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Shabbat Parashat Ki Tisa 5783

Parashat Hashavua: The Basic Law of a Persons Dignity and Freedom part IV

Harav Yosef Carmel

As we have been seeing, the Torah laws, given thousands of years ago, include some whose literal applications are no longer common, but they serve as inspiration for contemporary application of the societal sensitivities. We are now ready to discuss moral lessons learned from the laws of ama ivriya (young, female servant).

As opposed to a male Jewish servant, who can sell himself as an adult and can be sold for stealing and not reimbursing, there is only one way for a girl to become an ama ivriya – her father is unable to feed his children (possibly as a deterioration brought on by sin – see Kiddushin 20a), and so he gives his daughter to a family of means.  Even then, there are serious restrictions on her use. In return for her domestic help, the family is supposed to see to all of the girl’s physical and emotional needs, in the present and the future.

From the time of the giving of the Torah until quite recently, a single woman had almost no way of living in dignity. Therefore, out of concern for the girl, the man who “acquired” her from the destitute family must obligate himself to marry the girl or have her marry his son, when she becomes of age. It is in this light that the girl is seen and treated properly as she grows up. If they do not live up to this expectation, she automatically goes out free when she is old enough to marry, so she can do so. Then beit din, as the representative of the community, will look after her needs (if her father is still unable to do so), and make sure she is protected from abuse.

We pointed out last week that this whole situation is one we want to avoid, as it is a last-ditch step. The Torah also stresses that she is not her master’s property and can thus not be sold to someone else. In fact if he tries to do so, the Torah calls it “bigdo,” his betrayal. If they want her to be with them permanently, it is only through marriage, a full marriage with all the rights of a wife. This includes financial and emotional security, which the Torah refers to with the words sh’eir, k’sut, and ona. It is interesting that the laws of what every wife can expect from her husband are learned from what the Torah prescribes regarding an ama ivriya who turns into a wife.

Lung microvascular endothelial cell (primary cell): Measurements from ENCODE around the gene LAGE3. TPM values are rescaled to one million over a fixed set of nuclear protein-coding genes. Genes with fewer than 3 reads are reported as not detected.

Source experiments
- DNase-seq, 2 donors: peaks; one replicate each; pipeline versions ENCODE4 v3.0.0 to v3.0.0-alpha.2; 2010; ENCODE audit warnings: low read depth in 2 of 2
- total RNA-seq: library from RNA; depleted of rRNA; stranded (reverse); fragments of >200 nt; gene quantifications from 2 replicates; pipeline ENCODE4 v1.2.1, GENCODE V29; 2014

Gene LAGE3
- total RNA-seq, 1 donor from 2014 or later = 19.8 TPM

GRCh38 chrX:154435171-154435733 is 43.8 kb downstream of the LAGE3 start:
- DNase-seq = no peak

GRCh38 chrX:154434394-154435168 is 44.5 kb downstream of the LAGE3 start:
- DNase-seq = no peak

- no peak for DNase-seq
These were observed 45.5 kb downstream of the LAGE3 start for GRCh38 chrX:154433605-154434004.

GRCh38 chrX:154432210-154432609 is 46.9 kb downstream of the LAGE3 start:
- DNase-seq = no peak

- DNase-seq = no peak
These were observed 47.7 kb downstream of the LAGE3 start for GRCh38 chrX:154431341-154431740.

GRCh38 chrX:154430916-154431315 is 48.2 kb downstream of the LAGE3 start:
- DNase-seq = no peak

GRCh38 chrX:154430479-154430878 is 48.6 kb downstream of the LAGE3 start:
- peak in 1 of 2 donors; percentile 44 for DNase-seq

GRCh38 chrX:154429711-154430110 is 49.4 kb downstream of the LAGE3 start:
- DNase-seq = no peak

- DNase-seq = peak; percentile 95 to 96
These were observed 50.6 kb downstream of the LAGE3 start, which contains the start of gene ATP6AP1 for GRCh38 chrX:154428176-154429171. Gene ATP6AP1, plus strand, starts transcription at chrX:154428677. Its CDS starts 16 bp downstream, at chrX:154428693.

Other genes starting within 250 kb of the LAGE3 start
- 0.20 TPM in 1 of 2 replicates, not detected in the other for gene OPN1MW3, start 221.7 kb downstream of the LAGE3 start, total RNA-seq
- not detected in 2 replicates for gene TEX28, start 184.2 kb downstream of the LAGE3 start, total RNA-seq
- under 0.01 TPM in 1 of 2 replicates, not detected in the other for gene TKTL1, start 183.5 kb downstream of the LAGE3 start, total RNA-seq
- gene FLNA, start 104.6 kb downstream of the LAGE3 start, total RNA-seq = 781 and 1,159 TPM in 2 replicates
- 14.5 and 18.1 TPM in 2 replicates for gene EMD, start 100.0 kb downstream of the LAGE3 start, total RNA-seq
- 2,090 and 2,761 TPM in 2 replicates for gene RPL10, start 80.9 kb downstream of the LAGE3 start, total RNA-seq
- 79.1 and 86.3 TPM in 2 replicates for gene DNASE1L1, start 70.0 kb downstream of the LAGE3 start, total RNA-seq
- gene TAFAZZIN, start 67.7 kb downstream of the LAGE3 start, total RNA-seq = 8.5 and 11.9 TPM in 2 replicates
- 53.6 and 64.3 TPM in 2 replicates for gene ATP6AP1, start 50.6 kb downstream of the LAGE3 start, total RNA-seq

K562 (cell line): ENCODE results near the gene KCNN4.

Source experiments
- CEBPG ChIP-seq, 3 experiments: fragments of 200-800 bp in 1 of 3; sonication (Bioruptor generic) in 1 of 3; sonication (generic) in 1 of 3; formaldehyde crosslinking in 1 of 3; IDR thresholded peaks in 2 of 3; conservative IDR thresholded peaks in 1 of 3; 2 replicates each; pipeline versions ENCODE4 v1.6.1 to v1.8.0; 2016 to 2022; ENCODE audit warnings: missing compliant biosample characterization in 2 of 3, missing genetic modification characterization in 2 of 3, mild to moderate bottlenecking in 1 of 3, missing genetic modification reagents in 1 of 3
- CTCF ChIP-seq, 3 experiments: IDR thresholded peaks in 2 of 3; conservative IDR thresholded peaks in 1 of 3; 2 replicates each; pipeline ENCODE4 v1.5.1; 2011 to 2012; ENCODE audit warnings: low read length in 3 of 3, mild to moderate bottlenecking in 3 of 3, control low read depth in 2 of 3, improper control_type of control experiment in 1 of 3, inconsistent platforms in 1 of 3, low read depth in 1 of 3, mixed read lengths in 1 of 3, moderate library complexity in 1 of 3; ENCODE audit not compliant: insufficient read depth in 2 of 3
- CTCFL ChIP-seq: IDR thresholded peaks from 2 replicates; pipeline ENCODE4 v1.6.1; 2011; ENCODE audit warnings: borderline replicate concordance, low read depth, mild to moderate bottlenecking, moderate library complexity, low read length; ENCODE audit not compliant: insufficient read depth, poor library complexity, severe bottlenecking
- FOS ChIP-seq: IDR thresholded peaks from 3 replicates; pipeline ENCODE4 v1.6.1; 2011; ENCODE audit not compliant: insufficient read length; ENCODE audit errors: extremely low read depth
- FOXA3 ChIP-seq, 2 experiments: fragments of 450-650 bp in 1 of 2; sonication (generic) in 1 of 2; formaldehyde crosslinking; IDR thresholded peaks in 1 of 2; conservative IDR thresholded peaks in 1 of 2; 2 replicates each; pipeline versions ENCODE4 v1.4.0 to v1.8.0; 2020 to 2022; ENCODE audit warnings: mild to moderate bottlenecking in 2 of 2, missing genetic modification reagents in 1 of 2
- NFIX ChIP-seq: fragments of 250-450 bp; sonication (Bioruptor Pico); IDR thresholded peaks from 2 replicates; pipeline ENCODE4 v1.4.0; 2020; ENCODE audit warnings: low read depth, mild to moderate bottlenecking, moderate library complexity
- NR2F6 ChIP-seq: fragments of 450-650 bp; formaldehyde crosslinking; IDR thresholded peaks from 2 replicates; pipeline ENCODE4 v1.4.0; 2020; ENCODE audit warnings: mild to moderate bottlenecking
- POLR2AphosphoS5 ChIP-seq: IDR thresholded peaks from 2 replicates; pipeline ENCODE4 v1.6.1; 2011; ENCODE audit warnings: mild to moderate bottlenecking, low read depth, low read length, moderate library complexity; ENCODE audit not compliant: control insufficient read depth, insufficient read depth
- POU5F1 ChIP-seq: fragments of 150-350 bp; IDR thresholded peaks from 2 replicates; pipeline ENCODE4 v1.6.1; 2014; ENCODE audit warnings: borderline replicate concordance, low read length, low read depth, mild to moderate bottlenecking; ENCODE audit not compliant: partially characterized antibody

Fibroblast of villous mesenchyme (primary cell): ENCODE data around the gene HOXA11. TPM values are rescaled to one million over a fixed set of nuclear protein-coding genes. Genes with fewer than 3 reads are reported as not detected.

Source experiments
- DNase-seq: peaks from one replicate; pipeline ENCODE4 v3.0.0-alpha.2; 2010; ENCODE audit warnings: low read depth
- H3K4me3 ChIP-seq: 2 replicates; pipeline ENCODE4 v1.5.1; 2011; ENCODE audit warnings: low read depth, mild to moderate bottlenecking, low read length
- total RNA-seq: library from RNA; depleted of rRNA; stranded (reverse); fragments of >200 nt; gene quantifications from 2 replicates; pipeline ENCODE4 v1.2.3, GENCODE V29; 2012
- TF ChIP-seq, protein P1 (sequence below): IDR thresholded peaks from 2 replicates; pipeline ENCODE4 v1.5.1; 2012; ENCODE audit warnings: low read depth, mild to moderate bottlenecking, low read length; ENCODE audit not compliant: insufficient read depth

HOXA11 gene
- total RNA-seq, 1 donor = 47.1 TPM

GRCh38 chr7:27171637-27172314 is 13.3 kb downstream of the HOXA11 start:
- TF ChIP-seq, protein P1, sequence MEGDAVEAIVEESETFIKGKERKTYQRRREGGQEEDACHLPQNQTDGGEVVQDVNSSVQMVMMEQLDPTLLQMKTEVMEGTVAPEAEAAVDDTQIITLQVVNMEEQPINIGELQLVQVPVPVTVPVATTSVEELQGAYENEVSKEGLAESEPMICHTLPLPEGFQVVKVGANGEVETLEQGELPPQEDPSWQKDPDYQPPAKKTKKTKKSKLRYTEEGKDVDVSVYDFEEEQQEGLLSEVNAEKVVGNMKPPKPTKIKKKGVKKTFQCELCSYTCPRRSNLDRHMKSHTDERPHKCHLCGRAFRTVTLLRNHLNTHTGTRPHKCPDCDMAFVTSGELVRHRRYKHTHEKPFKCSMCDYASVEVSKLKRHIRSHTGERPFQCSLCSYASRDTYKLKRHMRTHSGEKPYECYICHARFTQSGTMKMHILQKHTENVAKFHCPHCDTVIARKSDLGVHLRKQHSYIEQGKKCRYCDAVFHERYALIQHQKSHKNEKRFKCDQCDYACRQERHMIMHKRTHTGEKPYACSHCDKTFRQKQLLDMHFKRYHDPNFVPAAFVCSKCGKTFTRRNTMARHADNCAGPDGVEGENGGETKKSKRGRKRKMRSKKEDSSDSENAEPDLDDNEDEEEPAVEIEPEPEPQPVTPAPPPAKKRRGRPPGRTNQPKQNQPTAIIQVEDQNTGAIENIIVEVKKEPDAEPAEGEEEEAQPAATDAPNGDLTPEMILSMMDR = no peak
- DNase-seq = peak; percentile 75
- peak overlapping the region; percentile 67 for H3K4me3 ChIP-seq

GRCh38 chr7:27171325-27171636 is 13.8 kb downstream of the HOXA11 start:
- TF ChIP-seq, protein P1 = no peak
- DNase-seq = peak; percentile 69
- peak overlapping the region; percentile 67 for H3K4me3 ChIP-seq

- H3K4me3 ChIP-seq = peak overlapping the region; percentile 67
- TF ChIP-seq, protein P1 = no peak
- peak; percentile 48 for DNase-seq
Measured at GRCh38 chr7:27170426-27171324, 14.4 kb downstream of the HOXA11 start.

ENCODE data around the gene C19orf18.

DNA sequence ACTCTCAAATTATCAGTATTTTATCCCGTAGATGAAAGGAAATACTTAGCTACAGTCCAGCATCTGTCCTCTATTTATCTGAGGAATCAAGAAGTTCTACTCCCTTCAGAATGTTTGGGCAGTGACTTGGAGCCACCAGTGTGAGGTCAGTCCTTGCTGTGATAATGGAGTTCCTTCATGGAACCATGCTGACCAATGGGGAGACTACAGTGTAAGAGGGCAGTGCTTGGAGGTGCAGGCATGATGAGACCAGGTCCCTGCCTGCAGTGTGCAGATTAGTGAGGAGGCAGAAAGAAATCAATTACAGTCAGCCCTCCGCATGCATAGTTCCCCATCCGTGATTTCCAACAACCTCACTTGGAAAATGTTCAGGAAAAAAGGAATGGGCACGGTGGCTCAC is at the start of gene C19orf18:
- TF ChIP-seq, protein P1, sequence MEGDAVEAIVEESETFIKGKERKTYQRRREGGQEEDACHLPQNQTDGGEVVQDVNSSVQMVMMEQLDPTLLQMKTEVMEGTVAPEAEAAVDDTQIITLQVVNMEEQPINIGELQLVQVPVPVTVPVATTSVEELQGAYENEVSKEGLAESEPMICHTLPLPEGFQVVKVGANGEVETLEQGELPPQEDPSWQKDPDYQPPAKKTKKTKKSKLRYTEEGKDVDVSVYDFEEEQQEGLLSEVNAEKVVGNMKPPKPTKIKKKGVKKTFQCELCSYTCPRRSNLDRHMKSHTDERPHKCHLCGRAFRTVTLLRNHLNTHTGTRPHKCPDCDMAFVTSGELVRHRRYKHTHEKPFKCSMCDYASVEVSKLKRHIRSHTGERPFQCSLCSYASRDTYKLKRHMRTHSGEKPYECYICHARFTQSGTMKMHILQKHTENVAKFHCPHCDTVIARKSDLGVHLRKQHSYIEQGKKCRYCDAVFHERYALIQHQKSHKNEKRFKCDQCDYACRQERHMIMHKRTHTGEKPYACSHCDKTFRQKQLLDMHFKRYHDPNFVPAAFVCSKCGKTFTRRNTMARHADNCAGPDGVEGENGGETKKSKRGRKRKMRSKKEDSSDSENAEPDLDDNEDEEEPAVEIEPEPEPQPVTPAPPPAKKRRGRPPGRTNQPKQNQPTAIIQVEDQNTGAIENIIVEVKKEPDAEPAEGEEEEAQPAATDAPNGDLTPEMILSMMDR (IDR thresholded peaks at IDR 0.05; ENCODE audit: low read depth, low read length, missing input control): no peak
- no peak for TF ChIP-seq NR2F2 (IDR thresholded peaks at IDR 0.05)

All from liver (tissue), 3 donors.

“If these three things he does not do for her, she goes free without money” (Shemot 21:11). This means that if she was not married to her “master” or his son and was not “redeemed” by someone, then she goes out for free when she shows the early signs of womanhood. The Rashbam adds that beit din is responsible to ensure that this indeed happens. Rav Sa’adia Gaon derives that if she became sick while in his charge, he remains obligated to pay for her medical care even after she leaves. This is another lesson – to look out for the health and welfare of one’s workers.

So, we see that the Torah long ago led the way in protecting dignity in dealing with much more difficult social situations than we experience today.   The idea of concern for the dignity of those weaker than we is a lesson that always needs to be studied.

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Nir Rephael ben Rachel Bracha
Ori Leah bat Chaya Temima

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Kislev 14, 5783


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Iyar 10, 5771

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Tishrei 9
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Sivan 17 / Av 20


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Tishrei 20 ,5781


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Rav Carmel's father

Iyar 8 ,5776


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bat RMoshe Zev a”h.

Tamuz 10 ,5774


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Kislev 9 / Elul 5780


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Tevet 16 ,5780


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Sebbag, z"l


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Cheshvan 13, 5778


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Tamuz 23, 5777


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Iyar 18,  /5779Av 4


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Adar 28, 5781


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Av 30, 5781


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Adar II 17, 5782


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Adar II 18, 5782


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Nisan 27, 5782


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Tevet 16 5783/ Iyar 8, 5781


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Adar II 6


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Mordechai Simcha

ben Bina Stern z"l

21 Adar I, 5774

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